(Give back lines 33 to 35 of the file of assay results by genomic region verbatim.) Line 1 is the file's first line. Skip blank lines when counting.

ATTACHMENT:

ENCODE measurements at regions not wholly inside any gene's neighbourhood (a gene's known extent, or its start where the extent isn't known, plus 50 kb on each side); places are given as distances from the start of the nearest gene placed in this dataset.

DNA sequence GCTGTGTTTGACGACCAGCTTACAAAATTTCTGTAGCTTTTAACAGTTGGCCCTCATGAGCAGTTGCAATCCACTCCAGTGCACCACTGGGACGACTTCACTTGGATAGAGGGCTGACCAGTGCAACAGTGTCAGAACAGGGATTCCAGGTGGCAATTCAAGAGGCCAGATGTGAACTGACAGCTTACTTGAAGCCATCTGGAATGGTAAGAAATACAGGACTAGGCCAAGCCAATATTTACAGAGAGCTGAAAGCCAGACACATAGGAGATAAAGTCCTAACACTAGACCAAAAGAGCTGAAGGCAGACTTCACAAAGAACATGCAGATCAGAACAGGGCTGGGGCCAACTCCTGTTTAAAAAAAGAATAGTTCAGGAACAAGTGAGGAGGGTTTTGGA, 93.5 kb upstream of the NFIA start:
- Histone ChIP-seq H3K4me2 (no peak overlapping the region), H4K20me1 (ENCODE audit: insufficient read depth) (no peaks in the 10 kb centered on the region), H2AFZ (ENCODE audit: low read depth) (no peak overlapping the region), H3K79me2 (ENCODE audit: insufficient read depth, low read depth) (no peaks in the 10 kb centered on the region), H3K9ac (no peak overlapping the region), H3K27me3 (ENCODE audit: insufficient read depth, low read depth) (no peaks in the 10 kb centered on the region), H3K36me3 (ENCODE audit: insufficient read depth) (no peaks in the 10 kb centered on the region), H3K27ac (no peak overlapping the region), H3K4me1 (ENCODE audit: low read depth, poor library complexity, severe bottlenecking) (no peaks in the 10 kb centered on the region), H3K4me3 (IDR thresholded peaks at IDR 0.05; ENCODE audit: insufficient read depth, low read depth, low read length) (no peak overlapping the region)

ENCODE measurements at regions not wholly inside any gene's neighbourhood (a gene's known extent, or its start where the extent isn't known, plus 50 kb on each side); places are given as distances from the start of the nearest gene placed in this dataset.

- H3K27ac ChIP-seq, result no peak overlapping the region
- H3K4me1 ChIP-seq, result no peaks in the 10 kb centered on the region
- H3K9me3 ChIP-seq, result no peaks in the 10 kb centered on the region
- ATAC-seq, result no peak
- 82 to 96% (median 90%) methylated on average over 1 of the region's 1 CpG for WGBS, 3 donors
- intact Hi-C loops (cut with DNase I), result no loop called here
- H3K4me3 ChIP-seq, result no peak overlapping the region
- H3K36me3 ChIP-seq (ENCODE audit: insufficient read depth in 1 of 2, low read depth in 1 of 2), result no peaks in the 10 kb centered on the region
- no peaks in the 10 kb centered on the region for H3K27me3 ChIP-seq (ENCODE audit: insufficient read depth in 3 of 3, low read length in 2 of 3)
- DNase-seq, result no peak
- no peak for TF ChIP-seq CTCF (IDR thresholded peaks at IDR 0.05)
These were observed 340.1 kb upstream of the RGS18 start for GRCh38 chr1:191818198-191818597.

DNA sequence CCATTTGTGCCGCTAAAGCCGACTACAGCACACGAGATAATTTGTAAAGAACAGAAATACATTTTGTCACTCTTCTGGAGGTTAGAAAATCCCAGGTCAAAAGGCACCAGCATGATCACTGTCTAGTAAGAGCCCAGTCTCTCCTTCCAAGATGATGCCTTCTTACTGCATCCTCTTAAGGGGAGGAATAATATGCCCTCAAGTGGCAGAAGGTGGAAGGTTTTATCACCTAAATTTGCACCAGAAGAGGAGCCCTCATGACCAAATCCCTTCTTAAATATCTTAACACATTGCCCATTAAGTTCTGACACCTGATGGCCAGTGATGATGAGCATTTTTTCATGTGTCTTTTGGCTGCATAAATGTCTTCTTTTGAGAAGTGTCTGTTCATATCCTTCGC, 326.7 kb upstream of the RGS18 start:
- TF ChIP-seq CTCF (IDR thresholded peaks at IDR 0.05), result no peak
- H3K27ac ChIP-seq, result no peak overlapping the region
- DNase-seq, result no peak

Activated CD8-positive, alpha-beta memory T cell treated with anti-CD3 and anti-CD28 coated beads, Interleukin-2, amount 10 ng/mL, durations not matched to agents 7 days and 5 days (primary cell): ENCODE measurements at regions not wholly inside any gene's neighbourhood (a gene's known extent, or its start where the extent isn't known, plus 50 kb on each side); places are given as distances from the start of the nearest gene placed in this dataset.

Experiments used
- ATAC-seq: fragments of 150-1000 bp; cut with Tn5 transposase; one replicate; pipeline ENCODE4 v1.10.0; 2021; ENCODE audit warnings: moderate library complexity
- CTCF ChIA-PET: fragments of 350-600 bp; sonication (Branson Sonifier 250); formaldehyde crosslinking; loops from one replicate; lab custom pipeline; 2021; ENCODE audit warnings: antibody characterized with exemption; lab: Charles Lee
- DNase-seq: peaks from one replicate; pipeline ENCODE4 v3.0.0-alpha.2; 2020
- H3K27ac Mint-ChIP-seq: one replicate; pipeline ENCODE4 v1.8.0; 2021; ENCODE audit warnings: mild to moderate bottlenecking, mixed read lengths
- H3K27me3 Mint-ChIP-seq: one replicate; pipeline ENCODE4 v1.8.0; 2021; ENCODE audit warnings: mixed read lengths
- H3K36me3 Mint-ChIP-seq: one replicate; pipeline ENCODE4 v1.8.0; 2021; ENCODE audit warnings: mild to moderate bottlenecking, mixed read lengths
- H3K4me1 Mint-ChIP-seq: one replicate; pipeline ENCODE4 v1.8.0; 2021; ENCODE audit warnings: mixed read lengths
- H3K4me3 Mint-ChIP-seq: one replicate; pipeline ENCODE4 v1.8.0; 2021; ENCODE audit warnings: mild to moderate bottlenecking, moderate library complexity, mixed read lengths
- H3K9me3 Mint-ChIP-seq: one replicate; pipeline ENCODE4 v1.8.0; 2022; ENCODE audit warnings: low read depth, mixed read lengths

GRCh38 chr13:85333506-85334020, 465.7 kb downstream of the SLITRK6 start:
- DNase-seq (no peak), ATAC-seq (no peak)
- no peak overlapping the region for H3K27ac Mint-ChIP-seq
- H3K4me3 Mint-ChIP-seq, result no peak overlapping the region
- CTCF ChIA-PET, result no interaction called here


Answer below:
- DNase-seq (no peak), ATAC-seq (no peak)
- no peak overlapping the region for H3K27ac Mint-ChIP-seq
- H3K4me3 Mint-ChIP-seq, result no peak overlapping the region